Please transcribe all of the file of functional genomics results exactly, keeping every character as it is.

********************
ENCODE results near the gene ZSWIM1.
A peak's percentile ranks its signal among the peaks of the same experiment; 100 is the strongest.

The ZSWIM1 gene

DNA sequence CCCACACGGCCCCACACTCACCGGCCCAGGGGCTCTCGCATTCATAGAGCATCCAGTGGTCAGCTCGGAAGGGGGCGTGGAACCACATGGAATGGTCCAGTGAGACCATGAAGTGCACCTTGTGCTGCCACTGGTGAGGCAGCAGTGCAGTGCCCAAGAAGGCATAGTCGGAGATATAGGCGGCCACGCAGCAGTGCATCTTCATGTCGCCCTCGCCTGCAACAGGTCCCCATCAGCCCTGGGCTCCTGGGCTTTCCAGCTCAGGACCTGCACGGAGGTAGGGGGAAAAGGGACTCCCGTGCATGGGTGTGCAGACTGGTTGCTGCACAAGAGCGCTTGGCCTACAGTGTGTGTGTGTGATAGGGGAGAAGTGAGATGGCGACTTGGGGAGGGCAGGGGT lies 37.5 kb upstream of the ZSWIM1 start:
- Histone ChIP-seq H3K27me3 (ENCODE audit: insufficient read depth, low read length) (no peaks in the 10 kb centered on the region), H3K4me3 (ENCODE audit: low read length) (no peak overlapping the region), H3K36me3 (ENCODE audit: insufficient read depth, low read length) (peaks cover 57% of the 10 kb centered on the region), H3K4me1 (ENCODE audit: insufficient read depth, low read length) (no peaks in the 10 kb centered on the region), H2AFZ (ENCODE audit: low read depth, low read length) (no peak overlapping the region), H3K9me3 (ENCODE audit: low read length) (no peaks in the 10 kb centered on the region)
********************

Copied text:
ENCODE results near the gene ZSWIM1.
A peak's percentile ranks its signal among the peaks of the same experiment; 100 is the strongest.

The ZSWIM1 gene

DNA sequence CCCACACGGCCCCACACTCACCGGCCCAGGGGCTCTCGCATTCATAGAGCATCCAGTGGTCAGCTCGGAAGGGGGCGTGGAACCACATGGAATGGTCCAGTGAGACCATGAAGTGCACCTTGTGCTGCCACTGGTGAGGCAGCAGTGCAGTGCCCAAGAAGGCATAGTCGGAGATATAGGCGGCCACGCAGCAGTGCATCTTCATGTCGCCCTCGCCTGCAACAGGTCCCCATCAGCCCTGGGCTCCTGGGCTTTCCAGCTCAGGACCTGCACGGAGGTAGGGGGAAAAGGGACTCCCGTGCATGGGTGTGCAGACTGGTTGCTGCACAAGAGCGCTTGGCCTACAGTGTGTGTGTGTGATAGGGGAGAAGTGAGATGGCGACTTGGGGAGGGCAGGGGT lies 37.5 kb upstream of the ZSWIM1 start:
- Histone ChIP-seq H3K27me3 (ENCODE audit: insufficient read depth, low read length) (no peaks in the 10 kb centered on the region), H3K4me3 (ENCODE audit: low read length) (no peak overlapping the region), H3K36me3 (ENCODE audit: insufficient read depth, low read length) (peaks cover 57% of the 10 kb centered on the region), H3K4me1 (ENCODE audit: insufficient read depth, low read length) (no peaks in the 10 kb centered on the region), H2AFZ (ENCODE audit: low read depth, low read length) (no peak overlapping the region), H3K9me3 (ENCODE audit: low read length) (no peaks in the 10 kb centered on the region)